Ip Man reorganises Wing Chun 

First Developed 300 years ago, Wing Chun kung fu is now one of the most widely practiced Chinese martial arts in the world. Last century, the modern grandmaster Ip Man (1893-1972) reorganised the system to place an emphasis on the most important features.

Ip Man

As a young boy in Fatsan (Foshan), Ip Man first learnt Wing Chun from Chan Wah-shun (1849-1913). It was 1905 and Ip was to be Chan’s last student before retiring. When attending college in Hong Kong several years later in 1910, Ip met another Wing Chun expert, Leung Bik. The encounter helped Ip realise the gaps in his Wing Chun mastery and opened up a new phase of training. Leung was the son of Grandmaster Leung Jan, who had also taught Ip’s original teacher Chan Wah-shun. Ip Man returned to Fatsan in 1917 aged 24. As a police officer, he taught Wing Chun to several colleagues, but he did not formally run a martial arts school.

Grandmaster Ip Man arrived in Hong Kong in 1949, aged 56, at the time of the Chinese Communist Revolution. He had no intention of teaching martial arts and had forgotten the details of some of the forms. Learning these details was part of his early development and he had long since moved on from them. However, when the demand for teaching arrived, he worked hard to put a complete training program together. He took this as an opportunity to optimise the system. Ip Man’s modifications were often centred on reinforcing the most important elements of each form, placing them early in the sequences or repeating them more frequently. A key example is the Wooden Dummy Form (Muk Yan Jong 木人樁). The first section was not originally at the beginning, but was elevated to the start when Ip Man realised its importance.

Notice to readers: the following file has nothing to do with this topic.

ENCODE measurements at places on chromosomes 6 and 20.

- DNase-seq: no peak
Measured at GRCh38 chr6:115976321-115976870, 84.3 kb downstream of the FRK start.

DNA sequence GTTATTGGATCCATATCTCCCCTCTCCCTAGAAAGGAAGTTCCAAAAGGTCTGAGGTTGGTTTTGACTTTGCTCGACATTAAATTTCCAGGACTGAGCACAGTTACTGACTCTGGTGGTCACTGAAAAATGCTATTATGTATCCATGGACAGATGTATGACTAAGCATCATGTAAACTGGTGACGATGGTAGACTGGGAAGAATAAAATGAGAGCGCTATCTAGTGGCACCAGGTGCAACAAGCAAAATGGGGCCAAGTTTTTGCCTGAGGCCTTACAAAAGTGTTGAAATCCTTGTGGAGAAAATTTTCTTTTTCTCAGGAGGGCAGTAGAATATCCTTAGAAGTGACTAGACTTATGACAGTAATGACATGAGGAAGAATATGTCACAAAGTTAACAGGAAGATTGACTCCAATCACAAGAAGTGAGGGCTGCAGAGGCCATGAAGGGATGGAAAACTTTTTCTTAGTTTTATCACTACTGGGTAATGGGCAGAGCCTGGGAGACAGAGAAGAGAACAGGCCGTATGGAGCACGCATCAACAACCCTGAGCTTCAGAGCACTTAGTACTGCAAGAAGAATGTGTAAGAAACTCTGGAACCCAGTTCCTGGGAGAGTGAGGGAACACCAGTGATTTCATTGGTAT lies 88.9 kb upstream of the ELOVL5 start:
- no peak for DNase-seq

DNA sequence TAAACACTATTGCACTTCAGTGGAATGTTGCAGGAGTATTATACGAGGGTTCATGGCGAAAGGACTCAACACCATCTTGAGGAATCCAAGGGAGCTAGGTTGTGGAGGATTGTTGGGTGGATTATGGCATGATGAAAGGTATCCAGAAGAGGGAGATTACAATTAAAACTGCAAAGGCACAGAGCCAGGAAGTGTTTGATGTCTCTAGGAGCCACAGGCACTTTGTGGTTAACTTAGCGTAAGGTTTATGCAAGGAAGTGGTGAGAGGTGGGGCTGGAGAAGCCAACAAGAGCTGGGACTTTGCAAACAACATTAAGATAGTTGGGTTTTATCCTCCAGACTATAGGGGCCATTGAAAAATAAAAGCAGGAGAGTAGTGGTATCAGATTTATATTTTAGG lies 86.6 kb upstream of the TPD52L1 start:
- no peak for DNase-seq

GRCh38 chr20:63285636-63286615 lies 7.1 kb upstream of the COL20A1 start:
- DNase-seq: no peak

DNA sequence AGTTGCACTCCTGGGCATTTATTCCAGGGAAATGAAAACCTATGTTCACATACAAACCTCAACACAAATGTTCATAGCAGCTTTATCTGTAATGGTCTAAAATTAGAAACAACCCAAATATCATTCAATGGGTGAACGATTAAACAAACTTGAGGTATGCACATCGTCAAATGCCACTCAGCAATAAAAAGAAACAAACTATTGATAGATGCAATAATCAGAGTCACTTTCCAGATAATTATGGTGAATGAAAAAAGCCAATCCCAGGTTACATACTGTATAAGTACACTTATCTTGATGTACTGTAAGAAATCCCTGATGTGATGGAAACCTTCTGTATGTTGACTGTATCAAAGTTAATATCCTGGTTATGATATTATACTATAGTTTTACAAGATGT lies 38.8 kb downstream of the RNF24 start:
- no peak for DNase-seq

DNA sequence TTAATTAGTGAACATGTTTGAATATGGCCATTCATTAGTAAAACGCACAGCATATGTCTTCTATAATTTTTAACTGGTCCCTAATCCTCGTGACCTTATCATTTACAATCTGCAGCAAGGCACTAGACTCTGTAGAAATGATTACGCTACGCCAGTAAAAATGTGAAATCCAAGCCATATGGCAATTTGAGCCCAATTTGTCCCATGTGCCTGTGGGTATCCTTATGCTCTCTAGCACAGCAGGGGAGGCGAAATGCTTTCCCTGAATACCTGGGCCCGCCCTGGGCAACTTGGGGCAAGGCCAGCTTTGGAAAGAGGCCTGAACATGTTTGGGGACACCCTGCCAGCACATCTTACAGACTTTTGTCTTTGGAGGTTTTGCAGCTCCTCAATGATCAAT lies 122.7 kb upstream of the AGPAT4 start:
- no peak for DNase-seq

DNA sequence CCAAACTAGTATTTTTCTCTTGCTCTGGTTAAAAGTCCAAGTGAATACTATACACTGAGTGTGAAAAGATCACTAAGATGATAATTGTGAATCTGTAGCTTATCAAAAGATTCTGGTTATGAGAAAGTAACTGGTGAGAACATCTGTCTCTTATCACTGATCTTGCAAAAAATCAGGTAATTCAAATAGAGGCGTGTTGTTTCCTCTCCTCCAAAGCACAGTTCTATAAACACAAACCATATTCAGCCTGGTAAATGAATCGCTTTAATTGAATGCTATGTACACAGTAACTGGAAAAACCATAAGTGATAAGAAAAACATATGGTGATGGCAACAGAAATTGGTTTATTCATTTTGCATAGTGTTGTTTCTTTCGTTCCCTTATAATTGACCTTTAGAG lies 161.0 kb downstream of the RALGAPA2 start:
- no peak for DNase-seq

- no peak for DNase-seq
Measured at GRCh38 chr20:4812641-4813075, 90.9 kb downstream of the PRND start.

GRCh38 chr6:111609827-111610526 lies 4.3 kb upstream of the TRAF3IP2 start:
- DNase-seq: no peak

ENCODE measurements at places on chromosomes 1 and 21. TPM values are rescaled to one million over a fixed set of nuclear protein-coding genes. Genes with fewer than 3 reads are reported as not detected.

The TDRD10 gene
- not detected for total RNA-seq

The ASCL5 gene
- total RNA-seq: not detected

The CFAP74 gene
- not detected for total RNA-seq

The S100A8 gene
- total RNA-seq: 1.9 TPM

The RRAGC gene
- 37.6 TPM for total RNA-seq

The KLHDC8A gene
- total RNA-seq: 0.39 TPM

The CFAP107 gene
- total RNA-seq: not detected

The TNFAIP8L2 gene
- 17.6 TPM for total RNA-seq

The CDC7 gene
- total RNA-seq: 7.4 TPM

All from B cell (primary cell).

The improvements to the system were not made in bulk. Across the next 20 years, Ip Man continued to adjust the details. This meant that depending on the era of the student, slightly different variations were taught. In the Sil Lum Tao form, some versions include a lower block, inspired by Wong Shun Leung’s experience in putting the system to the test in challenge matches. In the Chum Kil form, the two-handed thrust forward has one movement in some versions, two in others. Ip Man was clearly not taking a fixed-in-time approach to his martial arts. He also worked closely with Koo Sang to refine the design of Wing Chun’s wooden dummy. Their iterative collaboration led to what is now considered the gold standard in wooden dummy construction.

In the 21st century adaptations to martial arts tend to be awkward and counter-productive, mixing incompatible styles in order to add missing pieces. Like adding a grappling art in the hope of filling style deficit. What the Grandmasters have shown us is that carefully constructed evolution can drive an art forward, well beyond a point-in-time reading of a style.


See also

Article: Written by R Zandbergs. Created from Barry Pang’s seminars.
Main photo: Lam Yiu Gwai, Yang Chengfu, Ip Man